Sunday, June 08, 2008

Conor McPherson's "Port Authority"

I watched my second McPherson play last night in a converted church (Gothic Revival) in Chelsea. The Atlantic Theater company, founded by David Mamet and William H. Macy, runs this off-Broadway theater, as well as an acting school which practices an acting technique called Practical Aesthetics, originally conceived by the two men.

Directed by Henry Wishcamper, the play interweaves three monologues spoken by three men at a bus terminal. Kevin (john Gallagher, Jr.), the young man who just left home to live on his own, hangs out with loser-bands, and lets the girl he loves walk away. Dermot (Brian d'Arcy James) is a middle-aged exec who thinks he's going somewhere, finally, in his career, only to find himself back at square one, with a wife who chose him because she pitied him for his mediocrity. Joe (Jim Norton), living in an old age home, recalls giving up a romantic opportunity because he was too afraid. As Kevin puts it, the world has only two souls we all share: the one who flows along with things, and the one who fights. The three men share the first.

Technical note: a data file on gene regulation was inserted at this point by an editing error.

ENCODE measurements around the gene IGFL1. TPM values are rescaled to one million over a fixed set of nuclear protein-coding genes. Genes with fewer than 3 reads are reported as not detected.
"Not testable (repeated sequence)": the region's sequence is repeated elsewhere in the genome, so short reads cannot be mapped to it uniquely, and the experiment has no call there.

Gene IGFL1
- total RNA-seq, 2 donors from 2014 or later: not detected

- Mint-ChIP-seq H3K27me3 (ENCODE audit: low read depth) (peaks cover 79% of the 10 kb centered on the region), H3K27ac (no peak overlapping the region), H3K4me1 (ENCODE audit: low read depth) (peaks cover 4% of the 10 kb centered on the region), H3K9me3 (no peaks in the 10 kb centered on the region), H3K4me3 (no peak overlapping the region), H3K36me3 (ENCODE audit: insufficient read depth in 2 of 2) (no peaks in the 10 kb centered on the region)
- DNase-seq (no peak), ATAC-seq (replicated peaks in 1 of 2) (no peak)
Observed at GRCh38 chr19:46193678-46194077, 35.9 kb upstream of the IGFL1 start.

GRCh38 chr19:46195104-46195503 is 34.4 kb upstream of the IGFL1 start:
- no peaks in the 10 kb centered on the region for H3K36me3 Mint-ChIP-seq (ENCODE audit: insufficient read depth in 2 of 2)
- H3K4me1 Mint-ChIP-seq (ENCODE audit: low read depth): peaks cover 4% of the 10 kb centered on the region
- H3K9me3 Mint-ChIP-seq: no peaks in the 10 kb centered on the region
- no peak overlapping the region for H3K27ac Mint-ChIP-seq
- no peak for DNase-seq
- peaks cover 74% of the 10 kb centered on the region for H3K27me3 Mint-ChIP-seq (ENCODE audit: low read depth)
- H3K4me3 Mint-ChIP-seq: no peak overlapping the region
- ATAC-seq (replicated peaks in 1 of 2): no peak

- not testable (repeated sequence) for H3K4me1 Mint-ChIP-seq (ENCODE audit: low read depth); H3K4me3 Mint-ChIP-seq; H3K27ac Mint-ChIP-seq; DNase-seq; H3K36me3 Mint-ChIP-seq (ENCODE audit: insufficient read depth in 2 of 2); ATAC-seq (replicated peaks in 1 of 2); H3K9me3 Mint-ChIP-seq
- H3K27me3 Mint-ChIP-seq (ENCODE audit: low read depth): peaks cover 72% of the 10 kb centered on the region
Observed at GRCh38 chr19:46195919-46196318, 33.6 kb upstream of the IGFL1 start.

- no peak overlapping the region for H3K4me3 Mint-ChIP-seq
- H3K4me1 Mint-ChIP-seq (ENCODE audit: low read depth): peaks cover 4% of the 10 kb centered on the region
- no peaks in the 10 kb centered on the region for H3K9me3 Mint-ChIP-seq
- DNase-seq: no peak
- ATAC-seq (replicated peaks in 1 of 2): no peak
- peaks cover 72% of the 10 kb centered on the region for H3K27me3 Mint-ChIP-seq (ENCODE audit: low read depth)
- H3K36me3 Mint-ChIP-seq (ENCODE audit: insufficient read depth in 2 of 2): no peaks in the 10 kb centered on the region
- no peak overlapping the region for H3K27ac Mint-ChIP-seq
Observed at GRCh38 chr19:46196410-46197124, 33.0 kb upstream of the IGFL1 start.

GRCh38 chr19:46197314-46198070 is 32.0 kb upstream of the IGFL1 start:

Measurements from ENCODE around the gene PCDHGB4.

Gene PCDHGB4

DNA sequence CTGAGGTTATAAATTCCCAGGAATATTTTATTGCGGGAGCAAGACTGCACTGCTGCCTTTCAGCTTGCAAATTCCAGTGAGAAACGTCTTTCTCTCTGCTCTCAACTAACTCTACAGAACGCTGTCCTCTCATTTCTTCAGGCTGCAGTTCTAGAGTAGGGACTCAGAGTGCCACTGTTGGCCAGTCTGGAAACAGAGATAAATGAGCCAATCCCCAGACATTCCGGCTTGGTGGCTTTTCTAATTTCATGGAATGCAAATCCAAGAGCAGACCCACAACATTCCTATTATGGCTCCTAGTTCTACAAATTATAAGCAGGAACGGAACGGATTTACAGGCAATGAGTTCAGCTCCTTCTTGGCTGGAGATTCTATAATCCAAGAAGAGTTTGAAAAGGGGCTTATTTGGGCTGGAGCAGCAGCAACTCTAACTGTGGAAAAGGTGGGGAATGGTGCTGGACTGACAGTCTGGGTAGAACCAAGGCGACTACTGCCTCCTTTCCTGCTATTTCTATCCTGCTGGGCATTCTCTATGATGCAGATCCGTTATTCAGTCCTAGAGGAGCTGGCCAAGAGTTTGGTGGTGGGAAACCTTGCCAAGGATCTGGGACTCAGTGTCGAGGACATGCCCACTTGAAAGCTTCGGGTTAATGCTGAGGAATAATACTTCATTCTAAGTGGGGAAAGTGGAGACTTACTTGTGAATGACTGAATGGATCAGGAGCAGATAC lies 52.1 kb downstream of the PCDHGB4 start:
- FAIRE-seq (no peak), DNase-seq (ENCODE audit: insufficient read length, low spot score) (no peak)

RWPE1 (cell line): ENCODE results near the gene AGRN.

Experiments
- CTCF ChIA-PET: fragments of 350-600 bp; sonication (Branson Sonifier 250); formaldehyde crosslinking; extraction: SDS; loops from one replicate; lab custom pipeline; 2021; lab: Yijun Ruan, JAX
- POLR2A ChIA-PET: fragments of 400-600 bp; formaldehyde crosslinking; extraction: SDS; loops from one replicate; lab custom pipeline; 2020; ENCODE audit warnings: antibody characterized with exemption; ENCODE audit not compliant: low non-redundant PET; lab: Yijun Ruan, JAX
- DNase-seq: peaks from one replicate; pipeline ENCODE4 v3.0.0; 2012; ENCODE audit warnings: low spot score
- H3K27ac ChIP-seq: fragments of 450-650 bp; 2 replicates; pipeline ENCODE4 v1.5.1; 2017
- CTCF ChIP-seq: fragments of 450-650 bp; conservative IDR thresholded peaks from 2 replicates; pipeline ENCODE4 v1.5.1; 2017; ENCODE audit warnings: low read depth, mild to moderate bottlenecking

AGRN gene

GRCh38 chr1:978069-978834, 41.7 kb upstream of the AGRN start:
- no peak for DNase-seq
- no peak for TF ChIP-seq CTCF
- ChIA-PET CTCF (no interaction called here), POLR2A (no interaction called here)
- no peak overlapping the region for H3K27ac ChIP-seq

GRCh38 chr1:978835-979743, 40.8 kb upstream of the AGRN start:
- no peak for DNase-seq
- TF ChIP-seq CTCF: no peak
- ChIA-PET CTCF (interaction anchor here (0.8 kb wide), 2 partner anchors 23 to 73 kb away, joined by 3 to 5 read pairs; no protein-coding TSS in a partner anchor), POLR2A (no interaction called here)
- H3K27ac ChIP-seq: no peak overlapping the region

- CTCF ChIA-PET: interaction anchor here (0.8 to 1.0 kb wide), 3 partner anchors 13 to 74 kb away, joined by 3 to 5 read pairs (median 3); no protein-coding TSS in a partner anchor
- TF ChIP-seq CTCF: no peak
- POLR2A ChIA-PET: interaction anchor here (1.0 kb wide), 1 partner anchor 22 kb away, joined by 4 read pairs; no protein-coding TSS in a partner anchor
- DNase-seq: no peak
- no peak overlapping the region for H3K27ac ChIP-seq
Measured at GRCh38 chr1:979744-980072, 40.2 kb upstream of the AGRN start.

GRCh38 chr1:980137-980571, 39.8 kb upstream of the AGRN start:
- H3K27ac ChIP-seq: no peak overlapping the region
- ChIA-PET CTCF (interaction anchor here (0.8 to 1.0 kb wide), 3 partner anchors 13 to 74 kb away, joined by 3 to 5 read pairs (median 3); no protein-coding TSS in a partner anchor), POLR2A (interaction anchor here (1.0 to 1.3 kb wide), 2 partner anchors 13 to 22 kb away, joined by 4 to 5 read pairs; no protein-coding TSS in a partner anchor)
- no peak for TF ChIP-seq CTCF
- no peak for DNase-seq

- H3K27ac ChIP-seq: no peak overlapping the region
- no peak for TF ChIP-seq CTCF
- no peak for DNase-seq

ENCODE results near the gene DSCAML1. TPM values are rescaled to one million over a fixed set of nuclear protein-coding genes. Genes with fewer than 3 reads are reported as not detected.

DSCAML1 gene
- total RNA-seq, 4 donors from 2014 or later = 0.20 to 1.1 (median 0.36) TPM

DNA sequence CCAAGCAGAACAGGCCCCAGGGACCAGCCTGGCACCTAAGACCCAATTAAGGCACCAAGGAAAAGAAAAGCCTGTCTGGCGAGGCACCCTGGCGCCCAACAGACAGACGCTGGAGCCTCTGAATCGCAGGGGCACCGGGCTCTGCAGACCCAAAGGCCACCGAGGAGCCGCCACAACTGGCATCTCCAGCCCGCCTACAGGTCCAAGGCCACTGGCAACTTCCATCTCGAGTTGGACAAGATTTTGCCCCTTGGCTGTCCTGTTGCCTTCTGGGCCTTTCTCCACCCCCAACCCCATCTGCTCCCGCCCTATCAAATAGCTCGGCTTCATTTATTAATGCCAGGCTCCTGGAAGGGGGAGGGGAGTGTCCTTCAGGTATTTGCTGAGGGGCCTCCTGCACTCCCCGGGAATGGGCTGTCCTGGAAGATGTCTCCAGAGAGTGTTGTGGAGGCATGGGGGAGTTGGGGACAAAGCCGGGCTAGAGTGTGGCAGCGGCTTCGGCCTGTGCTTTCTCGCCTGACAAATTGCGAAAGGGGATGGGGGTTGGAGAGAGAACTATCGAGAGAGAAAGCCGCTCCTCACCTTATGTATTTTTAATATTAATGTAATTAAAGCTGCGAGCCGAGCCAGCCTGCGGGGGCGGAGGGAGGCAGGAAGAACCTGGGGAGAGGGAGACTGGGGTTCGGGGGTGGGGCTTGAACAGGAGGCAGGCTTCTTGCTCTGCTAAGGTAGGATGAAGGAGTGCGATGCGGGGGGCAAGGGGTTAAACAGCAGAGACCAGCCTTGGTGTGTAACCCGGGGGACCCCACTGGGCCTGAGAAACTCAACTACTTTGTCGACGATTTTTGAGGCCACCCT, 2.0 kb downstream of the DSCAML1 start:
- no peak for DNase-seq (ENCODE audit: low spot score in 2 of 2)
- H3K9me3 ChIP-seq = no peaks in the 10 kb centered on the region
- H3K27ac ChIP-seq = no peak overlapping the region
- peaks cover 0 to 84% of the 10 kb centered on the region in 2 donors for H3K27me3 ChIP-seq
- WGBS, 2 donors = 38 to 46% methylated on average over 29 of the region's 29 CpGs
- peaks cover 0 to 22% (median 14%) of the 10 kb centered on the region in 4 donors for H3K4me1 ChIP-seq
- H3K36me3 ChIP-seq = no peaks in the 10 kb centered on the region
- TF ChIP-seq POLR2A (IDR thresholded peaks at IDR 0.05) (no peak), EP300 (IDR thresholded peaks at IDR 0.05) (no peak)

The writing is sharp, and sometimes moving. McPherson has a good ear for the way people talk about themselves. The acting is always vivid; especially memorable is Jim Norton who creates an average Joe quite different from the talkative drunk of an older brother in "The Seafarer." I did not like the soft background music and lighting effects that accompany epiphanic moments. The writing is evocative enough on its own.

The Headhunter's all-purpose 5-point scale: ****

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